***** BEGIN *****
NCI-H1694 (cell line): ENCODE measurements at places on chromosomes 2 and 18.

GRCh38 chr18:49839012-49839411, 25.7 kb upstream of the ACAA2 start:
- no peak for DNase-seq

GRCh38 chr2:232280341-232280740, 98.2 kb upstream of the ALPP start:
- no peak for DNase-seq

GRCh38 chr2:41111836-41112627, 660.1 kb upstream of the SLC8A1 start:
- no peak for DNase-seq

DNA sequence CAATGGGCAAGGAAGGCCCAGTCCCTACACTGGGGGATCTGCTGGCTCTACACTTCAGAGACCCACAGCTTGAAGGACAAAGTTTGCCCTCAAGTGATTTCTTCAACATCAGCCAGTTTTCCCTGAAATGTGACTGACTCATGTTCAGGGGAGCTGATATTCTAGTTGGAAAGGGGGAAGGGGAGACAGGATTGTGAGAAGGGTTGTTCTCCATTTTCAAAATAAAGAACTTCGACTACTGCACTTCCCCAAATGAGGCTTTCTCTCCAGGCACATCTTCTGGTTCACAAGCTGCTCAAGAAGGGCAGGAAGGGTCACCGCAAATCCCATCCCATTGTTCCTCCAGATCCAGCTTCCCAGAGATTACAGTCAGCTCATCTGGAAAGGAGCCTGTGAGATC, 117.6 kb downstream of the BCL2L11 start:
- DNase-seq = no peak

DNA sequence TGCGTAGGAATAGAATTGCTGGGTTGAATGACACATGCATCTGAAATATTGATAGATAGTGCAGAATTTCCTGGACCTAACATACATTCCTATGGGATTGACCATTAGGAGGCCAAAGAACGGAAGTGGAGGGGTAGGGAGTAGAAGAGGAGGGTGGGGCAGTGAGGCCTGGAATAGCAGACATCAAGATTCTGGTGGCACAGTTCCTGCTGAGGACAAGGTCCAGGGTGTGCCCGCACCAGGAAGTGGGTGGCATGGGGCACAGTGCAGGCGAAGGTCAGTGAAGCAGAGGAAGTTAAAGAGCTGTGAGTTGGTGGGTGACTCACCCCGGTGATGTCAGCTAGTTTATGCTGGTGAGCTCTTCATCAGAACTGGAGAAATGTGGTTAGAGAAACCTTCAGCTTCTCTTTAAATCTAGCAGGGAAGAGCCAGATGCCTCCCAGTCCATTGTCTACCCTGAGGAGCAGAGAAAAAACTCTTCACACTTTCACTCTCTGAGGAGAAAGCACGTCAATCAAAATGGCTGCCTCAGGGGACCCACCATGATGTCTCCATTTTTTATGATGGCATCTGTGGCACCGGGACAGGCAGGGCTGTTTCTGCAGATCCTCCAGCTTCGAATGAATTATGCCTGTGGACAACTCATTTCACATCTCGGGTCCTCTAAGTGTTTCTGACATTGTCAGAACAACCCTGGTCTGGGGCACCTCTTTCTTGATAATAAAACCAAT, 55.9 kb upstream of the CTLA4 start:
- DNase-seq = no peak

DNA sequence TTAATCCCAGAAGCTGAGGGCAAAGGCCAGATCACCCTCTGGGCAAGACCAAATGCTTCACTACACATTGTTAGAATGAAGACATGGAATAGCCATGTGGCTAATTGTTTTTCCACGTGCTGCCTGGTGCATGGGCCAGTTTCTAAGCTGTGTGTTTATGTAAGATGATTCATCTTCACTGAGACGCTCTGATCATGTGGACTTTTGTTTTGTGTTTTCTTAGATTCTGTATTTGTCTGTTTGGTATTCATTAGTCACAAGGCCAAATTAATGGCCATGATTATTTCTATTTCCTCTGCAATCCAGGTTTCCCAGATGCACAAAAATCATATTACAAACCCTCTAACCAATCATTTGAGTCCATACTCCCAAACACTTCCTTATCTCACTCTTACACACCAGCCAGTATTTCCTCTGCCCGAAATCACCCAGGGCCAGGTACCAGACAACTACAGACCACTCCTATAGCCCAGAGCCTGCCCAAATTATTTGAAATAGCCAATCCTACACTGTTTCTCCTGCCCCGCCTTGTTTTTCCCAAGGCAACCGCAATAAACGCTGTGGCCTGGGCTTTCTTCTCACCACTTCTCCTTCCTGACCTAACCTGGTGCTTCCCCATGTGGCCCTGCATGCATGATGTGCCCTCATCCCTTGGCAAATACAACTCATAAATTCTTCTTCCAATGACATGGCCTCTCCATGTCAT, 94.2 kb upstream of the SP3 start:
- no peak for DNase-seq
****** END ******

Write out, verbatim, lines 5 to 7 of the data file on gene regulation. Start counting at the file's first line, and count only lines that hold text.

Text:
- no peak for DNase-seq

GRCh38 chr2:41111836-41112627, 660.1 kb upstream of the SLC8A1 start:
- no peak for DNase-seq